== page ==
WRIGHT-PATTERSON AFB, Ohio – U.S. Air Force Researchers are ready to kick-off a potential $98 million project to fast and efficient ways to move enabling technologies for machine autonomy from the laboratory to flight testing.
Officials of the Air Force Research Laboratory at Wright-Patterson Air Force Base, Ohio, issued a presolicitation Friday (FA8650-21-S-1017) for the Soaring Otter program to speed development and deployment of machine autonomy enabling technologies like artificial intelligence (AI), machine learning, neural networks, neuromorphic computing, and data exploitation.
The Air Force (AF) increasingly is employing machine autonomy to solve complex problems related to global persistent awareness, resilient information sharing, and rapid decision making, researchers say. Enabling technologies include autonomy algorithms, hardware, and software to support autonomy.
Although these new computing solutions bring new capabilities, but they also confront systems designers with challenges like how best to develop applications and integrate them into military applications like target identification and recognition; positioning, navigation and timing (PNT); and unmanned aerial vehicle (UAV) route planning.
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The problem revolves around how to integrate and test these new solutions with acceptable costs and risks; there is need for a well-defined progression from lab prototype, through realistic system integration lab testing, and finally through field and flight testing.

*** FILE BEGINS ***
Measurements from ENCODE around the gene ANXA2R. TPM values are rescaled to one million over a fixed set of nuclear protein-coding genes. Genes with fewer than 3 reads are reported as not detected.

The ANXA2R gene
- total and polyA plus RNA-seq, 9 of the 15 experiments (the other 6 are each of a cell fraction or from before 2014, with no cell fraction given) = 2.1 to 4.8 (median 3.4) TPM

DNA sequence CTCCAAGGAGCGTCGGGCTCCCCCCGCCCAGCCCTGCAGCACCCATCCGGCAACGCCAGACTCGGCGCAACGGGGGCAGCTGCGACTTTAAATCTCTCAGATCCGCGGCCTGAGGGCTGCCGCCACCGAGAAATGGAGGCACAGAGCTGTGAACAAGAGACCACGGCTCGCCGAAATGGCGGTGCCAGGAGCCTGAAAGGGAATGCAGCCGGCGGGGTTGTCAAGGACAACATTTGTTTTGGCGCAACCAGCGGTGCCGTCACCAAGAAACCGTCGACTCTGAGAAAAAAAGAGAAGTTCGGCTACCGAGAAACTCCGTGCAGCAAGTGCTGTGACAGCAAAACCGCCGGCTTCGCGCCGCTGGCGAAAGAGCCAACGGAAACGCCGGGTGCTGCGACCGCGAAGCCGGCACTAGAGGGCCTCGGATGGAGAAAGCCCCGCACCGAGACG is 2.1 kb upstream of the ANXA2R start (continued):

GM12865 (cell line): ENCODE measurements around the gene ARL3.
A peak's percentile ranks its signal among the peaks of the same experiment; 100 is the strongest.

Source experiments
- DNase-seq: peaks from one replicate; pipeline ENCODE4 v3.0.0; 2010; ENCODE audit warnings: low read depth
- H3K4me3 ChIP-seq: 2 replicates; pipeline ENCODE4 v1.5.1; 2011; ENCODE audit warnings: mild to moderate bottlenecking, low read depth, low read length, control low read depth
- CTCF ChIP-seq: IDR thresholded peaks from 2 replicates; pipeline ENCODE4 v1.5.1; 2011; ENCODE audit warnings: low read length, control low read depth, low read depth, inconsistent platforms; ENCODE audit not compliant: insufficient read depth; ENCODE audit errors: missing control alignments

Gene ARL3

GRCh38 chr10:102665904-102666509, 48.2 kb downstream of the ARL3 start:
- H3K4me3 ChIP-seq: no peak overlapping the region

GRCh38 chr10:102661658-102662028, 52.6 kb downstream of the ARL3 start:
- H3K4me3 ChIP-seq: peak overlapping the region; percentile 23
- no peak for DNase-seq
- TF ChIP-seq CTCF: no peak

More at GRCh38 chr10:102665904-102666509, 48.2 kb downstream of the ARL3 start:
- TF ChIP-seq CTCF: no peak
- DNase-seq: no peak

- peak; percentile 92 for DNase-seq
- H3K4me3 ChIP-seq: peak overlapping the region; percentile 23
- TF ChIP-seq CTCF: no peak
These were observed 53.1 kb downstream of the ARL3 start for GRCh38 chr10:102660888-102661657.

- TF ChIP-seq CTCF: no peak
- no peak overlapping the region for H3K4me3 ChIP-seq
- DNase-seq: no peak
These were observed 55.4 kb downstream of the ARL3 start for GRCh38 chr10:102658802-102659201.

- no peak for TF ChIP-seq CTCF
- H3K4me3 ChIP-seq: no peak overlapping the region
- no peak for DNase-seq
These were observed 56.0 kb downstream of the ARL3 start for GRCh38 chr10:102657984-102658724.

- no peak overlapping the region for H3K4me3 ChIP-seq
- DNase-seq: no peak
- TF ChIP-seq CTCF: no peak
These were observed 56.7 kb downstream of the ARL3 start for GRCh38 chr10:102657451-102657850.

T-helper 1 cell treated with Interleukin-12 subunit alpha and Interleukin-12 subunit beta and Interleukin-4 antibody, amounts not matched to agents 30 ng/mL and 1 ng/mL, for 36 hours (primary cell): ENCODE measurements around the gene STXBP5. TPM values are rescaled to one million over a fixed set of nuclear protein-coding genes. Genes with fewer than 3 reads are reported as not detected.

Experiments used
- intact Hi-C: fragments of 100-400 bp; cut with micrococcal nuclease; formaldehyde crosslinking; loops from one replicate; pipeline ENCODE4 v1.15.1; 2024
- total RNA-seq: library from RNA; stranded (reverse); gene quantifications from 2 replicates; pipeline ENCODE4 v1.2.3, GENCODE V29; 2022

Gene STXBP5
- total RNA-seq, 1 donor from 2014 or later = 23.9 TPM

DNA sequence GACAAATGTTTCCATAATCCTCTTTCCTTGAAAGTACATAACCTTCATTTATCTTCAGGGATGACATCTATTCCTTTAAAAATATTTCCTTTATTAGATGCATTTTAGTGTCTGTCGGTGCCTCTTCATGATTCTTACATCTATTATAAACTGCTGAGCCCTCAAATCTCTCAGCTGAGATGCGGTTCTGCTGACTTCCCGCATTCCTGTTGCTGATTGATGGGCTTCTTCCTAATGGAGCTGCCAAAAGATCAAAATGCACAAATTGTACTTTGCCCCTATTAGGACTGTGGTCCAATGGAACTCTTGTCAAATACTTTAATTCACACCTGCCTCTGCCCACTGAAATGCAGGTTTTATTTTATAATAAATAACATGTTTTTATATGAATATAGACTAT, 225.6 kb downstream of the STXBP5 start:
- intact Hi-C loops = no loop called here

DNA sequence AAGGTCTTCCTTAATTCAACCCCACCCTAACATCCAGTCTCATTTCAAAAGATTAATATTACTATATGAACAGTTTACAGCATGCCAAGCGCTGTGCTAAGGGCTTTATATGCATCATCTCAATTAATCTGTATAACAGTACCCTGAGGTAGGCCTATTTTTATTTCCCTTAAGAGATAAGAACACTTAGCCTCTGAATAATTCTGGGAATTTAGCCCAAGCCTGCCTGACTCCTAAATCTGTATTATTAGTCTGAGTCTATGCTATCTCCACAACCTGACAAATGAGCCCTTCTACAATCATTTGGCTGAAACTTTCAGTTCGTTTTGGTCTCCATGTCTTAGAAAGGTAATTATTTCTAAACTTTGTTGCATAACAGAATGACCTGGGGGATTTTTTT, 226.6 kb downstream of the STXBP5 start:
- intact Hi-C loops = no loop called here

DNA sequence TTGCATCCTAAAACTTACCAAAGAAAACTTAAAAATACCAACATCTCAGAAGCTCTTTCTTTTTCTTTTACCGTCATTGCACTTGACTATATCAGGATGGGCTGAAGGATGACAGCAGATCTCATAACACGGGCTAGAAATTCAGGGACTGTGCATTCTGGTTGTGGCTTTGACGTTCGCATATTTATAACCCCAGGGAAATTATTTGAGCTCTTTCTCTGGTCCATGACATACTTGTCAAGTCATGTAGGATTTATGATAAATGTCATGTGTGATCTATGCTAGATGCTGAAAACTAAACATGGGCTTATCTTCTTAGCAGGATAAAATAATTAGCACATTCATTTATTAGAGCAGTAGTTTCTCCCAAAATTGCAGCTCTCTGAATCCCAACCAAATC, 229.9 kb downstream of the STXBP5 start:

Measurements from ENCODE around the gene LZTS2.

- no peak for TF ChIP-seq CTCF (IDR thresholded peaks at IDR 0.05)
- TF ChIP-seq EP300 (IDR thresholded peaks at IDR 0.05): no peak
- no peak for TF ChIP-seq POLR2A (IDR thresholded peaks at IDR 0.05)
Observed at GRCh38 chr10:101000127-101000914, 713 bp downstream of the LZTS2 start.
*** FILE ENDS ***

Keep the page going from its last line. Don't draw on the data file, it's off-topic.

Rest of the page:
The Soaring Otter project seeks to capitalize on the latest advancements in autonomy and machine learning in six areas: autonomy development and testing; evaluation of autonomy capabilities; computing approaches; new application areas; open-systems architectures for autonomy; and autonomy technology integration and testing.
Autonomy development and testing seeks to solve autonomy problems with machine learning, neural networks, and AI by maturing existing technologies, and determining early what is necessary to switch these autonomy technologies to the warfighter.
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Evaluation of autonomy capabilities seeks to provide neutral third-party evaluation of algorithms from government, academia, and industry.
Novel computing approaches focuses on compact computing solutions for the warfighter operating on the edge of the battlefield. New application spaces, meanwhile, seek to determine where autonomy can bring the greatest benefit in intelligence, surveillance, and reconnaissance (ISR) applications.
Open-systems architectures for autonomy will be fundamental elements of future autonomous systems. Autonomy technology integration and testing, finally, seeks new ways of integrating new autonomy technologies into larger systems for laboratory, field, and flight testing.
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A formal solicitation for the Soaring Otter program is expected in January 2021. The program should last for five years, and will be conducted at the top secret level.
More information is online at https://beta.sam.gov/opp/78550e0901a84d7fa1d4d595570e2913/view.